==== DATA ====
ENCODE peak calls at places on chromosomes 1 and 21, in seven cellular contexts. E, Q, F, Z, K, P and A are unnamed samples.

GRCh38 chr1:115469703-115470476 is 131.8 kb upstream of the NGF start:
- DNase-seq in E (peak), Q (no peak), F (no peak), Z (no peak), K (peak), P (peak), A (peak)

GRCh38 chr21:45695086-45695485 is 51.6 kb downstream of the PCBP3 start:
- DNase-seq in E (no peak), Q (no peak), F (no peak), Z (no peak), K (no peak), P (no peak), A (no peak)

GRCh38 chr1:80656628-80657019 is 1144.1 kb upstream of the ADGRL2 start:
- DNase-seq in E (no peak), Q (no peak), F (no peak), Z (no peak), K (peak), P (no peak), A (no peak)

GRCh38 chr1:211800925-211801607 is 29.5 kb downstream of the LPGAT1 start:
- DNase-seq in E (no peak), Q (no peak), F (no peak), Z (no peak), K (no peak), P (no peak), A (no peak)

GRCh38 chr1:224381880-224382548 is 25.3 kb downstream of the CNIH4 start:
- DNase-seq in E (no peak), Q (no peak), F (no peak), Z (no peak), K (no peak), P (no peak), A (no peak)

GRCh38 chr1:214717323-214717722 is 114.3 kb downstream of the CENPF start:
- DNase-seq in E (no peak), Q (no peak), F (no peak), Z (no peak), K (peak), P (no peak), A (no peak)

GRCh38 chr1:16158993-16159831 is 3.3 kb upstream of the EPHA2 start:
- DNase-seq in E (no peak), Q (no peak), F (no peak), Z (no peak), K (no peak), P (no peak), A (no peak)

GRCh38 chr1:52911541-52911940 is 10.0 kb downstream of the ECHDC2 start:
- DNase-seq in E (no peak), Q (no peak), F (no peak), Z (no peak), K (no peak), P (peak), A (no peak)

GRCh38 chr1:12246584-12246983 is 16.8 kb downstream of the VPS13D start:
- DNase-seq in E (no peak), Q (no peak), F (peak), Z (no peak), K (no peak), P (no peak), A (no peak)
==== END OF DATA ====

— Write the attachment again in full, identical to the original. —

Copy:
ENCODE peak calls at places on chromosomes 1 and 21, in seven cellular contexts. E, Q, F, Z, K, P and A are unnamed samples.

GRCh38 chr1:115469703-115470476 is 131.8 kb upstream of the NGF start:
- DNase-seq in E (peak), Q (no peak), F (no peak), Z (no peak), K (peak), P (peak), A (peak)

GRCh38 chr21:45695086-45695485 is 51.6 kb downstream of the PCBP3 start:
- DNase-seq in E (no peak), Q (no peak), F (no peak), Z (no peak), K (no peak), P (no peak), A (no peak)

GRCh38 chr1:80656628-80657019 is 1144.1 kb upstream of the ADGRL2 start:
- DNase-seq in E (no peak), Q (no peak), F (no peak), Z (no peak), K (peak), P (no peak), A (no peak)

GRCh38 chr1:211800925-211801607 is 29.5 kb downstream of the LPGAT1 start:
- DNase-seq in E (no peak), Q (no peak), F (no peak), Z (no peak), K (no peak), P (no peak), A (no peak)

GRCh38 chr1:224381880-224382548 is 25.3 kb downstream of the CNIH4 start:
- DNase-seq in E (no peak), Q (no peak), F (no peak), Z (no peak), K (no peak), P (no peak), A (no peak)

GRCh38 chr1:214717323-214717722 is 114.3 kb downstream of the CENPF start:
- DNase-seq in E (no peak), Q (no peak), F (no peak), Z (no peak), K (peak), P (no peak), A (no peak)

GRCh38 chr1:16158993-16159831 is 3.3 kb upstream of the EPHA2 start:
- DNase-seq in E (no peak), Q (no peak), F (no peak), Z (no peak), K (no peak), P (no peak), A (no peak)

GRCh38 chr1:52911541-52911940 is 10.0 kb downstream of the ECHDC2 start:
- DNase-seq in E (no peak), Q (no peak), F (no peak), Z (no peak), K (no peak), P (peak), A (no peak)

GRCh38 chr1:12246584-12246983 is 16.8 kb downstream of the VPS13D start:
- DNase-seq in E (no peak), Q (no peak), F (peak), Z (no peak), K (no peak), P (no peak), A (no peak)